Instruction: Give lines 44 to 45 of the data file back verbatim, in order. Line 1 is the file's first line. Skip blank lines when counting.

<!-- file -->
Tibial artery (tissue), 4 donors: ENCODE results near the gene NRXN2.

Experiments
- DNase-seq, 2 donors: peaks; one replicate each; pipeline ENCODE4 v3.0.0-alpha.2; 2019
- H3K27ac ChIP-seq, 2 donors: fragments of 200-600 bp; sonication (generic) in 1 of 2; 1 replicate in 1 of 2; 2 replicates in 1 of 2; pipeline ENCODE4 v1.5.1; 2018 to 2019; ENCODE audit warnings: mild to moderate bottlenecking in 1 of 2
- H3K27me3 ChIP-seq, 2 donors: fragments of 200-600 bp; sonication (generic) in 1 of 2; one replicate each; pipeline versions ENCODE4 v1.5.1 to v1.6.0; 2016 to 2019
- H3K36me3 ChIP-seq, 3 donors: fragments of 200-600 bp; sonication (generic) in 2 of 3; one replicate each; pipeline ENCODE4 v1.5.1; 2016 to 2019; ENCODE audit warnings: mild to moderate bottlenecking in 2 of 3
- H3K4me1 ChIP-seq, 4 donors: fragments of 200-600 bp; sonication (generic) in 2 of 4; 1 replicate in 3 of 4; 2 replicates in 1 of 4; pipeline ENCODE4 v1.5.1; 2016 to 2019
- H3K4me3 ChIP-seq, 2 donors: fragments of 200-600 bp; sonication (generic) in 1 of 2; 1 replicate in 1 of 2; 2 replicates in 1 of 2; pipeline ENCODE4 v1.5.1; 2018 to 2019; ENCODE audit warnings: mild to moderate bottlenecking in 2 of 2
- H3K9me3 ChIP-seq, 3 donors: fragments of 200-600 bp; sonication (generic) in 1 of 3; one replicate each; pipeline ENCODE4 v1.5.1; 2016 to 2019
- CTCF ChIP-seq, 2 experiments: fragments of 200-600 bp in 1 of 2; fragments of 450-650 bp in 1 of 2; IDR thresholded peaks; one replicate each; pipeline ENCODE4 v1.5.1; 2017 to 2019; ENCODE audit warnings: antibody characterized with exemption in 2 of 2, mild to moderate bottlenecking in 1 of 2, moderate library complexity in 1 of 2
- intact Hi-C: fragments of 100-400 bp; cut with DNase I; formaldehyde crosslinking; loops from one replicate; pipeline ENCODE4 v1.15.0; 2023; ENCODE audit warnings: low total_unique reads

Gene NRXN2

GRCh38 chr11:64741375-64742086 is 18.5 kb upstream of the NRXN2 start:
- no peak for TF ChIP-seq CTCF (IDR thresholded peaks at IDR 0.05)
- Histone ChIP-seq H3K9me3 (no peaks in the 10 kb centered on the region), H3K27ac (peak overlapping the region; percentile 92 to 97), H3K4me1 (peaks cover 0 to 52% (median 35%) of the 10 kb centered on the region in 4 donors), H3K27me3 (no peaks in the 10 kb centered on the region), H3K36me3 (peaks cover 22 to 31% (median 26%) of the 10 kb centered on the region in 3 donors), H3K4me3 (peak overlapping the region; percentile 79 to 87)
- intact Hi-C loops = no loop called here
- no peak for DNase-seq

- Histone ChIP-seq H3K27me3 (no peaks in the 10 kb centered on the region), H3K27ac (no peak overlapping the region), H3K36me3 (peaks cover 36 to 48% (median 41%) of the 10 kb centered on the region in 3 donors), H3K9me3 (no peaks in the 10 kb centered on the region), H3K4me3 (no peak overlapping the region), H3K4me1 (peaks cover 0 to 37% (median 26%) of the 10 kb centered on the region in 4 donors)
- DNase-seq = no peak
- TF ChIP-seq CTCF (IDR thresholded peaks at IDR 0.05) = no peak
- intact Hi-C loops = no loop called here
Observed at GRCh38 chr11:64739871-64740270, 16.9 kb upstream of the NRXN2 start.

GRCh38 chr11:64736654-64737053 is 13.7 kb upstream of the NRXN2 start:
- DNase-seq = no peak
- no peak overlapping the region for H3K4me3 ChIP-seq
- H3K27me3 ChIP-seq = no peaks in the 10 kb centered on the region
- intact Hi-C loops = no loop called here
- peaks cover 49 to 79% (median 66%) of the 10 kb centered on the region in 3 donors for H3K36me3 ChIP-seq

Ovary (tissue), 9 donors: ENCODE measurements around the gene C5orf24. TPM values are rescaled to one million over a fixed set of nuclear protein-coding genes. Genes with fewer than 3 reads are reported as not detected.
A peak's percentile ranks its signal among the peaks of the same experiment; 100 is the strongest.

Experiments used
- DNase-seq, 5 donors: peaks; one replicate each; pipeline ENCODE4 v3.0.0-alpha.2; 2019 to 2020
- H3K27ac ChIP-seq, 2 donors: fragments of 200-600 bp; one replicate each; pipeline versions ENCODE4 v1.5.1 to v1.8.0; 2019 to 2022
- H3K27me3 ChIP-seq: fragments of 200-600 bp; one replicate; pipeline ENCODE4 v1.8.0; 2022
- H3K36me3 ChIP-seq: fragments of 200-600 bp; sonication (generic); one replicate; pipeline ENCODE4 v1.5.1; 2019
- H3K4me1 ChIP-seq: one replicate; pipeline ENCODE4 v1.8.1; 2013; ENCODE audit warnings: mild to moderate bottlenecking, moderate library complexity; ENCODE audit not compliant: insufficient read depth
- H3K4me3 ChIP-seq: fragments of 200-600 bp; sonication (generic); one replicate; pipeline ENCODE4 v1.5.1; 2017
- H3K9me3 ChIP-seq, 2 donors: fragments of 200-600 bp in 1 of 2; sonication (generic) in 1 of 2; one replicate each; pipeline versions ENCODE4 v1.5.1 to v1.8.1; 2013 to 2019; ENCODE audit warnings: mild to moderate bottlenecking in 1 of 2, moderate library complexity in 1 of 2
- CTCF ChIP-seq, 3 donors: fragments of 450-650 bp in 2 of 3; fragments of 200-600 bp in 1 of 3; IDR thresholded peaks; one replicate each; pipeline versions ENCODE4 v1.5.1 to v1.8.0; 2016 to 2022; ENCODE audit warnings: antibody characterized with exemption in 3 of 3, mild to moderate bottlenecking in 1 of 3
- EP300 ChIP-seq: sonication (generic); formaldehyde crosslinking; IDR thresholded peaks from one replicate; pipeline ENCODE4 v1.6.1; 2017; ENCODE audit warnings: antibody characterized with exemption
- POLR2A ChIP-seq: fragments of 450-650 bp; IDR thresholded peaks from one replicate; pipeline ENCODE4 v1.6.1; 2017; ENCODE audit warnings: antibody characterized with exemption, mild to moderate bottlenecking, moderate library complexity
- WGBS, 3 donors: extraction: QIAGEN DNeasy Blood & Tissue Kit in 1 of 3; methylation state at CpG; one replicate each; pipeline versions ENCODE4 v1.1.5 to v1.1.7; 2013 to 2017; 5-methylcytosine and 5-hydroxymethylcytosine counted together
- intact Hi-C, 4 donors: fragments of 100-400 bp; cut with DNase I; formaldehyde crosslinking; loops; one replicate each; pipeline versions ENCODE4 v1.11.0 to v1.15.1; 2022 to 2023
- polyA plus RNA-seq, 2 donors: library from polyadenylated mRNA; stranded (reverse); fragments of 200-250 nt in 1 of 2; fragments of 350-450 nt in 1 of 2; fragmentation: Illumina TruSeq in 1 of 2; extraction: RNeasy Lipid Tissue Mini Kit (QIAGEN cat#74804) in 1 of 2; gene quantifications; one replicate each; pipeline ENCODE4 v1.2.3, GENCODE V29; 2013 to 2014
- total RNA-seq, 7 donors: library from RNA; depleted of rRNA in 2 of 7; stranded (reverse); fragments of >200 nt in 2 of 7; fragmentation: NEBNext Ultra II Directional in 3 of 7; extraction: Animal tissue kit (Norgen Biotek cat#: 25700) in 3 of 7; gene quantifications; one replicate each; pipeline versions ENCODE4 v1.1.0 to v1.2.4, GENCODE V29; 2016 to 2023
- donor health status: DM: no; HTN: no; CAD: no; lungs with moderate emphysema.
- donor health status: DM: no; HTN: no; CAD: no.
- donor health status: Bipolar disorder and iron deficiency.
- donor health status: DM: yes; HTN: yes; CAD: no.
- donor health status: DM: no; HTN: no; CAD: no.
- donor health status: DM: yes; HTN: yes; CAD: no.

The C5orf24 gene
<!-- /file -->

- polyA plus RNA-seq, 2 donors: library from polyadenylated mRNA; stranded (reverse); fragments of 200-250 nt in 1 of 2; fragments of 350-450 nt in 1 of 2; fragmentation: Illumina TruSeq in 1 of 2; extraction: RNeasy Lipid Tissue Mini Kit (QIAGEN cat#74804) in 1 of 2; gene quantifications; one replicate each; pipeline ENCODE4 v1.2.3, GENCODE V29; 2013 to 2014
- total RNA-seq, 7 donors: library from RNA; depleted of rRNA in 2 of 7; stranded (reverse); fragments of >200 nt in 2 of 7; fragmentation: NEBNext Ultra II Directional in 3 of 7; extraction: Animal tissue kit (Norgen Biotek cat#: 25700) in 3 of 7; gene quantifications; one replicate each; pipeline versions ENCODE4 v1.1.0 to v1.2.4, GENCODE V29; 2016 to 2023